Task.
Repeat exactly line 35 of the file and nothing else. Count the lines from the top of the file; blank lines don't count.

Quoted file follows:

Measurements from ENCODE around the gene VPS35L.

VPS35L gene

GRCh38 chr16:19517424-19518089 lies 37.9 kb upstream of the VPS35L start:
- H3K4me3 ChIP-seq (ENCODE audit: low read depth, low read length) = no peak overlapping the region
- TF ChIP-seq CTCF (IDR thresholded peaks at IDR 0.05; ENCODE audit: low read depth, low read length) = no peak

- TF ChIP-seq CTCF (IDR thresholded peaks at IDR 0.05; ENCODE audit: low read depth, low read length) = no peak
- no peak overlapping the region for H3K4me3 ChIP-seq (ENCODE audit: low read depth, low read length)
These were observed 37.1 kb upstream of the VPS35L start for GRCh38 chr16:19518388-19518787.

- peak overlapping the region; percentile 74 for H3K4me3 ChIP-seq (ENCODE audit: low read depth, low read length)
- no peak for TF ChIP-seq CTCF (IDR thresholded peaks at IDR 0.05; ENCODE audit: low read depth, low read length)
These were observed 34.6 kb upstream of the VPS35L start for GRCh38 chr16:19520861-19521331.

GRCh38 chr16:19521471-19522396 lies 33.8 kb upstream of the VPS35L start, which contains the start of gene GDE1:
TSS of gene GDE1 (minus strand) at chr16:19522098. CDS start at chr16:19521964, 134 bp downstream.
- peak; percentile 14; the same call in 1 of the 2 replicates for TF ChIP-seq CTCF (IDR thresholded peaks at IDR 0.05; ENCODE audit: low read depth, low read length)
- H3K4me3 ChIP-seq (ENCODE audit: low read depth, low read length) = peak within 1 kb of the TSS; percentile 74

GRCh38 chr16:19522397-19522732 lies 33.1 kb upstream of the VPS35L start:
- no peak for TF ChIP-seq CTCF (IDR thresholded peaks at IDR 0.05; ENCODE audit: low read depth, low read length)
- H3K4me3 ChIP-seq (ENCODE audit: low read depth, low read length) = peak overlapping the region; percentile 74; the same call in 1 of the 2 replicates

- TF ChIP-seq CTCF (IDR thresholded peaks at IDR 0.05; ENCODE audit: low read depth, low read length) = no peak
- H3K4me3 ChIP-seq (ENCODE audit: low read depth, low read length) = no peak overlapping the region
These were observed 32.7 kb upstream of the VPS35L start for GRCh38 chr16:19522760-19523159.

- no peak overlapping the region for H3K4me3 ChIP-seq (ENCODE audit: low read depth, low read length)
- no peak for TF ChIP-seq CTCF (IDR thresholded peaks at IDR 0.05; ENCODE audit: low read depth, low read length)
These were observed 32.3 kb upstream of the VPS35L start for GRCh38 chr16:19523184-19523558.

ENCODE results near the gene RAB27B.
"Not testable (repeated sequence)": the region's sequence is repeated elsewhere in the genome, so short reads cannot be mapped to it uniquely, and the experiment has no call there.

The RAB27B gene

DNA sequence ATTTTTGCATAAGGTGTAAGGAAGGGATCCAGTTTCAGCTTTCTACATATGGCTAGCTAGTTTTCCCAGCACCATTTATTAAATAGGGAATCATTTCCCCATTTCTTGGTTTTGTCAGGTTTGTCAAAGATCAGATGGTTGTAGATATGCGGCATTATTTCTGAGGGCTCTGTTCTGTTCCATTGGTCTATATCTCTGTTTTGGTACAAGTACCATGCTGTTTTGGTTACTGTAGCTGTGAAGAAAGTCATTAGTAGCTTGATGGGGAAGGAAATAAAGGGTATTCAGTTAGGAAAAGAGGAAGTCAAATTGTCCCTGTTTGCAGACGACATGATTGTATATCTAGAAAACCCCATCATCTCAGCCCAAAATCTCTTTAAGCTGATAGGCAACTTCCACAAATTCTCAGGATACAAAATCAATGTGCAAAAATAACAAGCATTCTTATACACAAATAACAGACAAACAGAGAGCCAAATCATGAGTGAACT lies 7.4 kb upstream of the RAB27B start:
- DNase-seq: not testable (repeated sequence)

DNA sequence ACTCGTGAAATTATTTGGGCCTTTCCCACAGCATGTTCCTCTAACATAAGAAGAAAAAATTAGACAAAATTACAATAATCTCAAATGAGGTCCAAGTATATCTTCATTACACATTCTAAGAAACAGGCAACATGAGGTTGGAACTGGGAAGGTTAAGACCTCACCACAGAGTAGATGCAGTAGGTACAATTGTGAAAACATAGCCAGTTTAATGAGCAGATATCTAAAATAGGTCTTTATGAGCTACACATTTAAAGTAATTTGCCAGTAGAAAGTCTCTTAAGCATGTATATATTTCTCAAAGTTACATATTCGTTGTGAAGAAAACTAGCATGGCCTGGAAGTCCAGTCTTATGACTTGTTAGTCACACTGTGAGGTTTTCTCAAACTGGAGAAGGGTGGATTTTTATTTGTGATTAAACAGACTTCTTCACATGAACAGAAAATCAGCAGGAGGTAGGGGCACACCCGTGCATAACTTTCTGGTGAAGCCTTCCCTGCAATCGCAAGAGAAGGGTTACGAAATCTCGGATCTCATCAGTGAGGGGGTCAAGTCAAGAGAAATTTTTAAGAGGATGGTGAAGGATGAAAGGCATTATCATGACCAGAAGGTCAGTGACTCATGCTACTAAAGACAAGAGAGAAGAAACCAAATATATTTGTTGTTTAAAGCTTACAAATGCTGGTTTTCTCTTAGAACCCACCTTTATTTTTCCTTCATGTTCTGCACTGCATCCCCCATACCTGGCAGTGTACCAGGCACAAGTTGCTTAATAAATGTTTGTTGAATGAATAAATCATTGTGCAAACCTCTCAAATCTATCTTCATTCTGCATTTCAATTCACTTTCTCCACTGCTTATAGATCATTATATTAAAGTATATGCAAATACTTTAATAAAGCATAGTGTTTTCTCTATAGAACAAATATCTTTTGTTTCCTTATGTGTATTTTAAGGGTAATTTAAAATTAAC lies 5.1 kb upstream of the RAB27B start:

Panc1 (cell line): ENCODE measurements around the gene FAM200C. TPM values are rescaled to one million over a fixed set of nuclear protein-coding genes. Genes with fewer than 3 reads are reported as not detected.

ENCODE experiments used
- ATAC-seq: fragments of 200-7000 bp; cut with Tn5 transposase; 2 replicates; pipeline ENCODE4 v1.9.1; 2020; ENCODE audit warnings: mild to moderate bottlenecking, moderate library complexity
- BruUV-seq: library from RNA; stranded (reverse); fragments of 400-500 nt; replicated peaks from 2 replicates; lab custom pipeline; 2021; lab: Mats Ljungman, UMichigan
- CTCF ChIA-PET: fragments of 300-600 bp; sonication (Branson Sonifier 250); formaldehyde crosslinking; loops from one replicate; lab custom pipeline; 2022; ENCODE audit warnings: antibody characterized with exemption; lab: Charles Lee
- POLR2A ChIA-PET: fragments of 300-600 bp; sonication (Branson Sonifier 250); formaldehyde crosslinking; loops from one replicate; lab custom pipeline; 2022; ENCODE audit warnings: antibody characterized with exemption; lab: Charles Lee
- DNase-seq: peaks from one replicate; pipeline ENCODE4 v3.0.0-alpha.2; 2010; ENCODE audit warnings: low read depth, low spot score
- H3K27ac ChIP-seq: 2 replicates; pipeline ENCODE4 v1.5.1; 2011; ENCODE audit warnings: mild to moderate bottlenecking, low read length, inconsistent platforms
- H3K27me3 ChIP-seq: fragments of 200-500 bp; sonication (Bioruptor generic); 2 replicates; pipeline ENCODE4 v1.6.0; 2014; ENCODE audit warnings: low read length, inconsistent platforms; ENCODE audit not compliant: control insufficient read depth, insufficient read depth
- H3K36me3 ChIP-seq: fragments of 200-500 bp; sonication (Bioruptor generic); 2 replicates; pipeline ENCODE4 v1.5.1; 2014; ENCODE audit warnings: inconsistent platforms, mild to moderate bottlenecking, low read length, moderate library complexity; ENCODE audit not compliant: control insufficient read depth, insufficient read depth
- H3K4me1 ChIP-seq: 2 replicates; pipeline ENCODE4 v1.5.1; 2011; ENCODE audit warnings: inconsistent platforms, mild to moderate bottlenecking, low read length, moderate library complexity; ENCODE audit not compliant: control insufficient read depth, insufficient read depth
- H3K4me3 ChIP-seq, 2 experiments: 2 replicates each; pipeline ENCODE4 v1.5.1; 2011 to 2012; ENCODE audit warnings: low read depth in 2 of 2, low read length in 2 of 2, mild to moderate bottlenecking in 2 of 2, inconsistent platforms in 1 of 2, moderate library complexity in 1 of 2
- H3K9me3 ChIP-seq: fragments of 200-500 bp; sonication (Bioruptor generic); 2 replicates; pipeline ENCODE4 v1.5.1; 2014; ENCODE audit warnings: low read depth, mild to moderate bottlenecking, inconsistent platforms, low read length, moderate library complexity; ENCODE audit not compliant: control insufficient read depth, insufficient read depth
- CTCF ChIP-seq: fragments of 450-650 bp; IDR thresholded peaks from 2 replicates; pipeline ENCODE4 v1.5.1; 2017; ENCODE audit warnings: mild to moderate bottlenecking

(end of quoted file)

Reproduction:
- CTCF ChIA-PET: fragments of 300-600 bp; sonication (Branson Sonifier 250); formaldehyde crosslinking; loops from one replicate; lab custom pipeline; 2022; ENCODE audit warnings: antibody characterized with exemption; lab: Charles Lee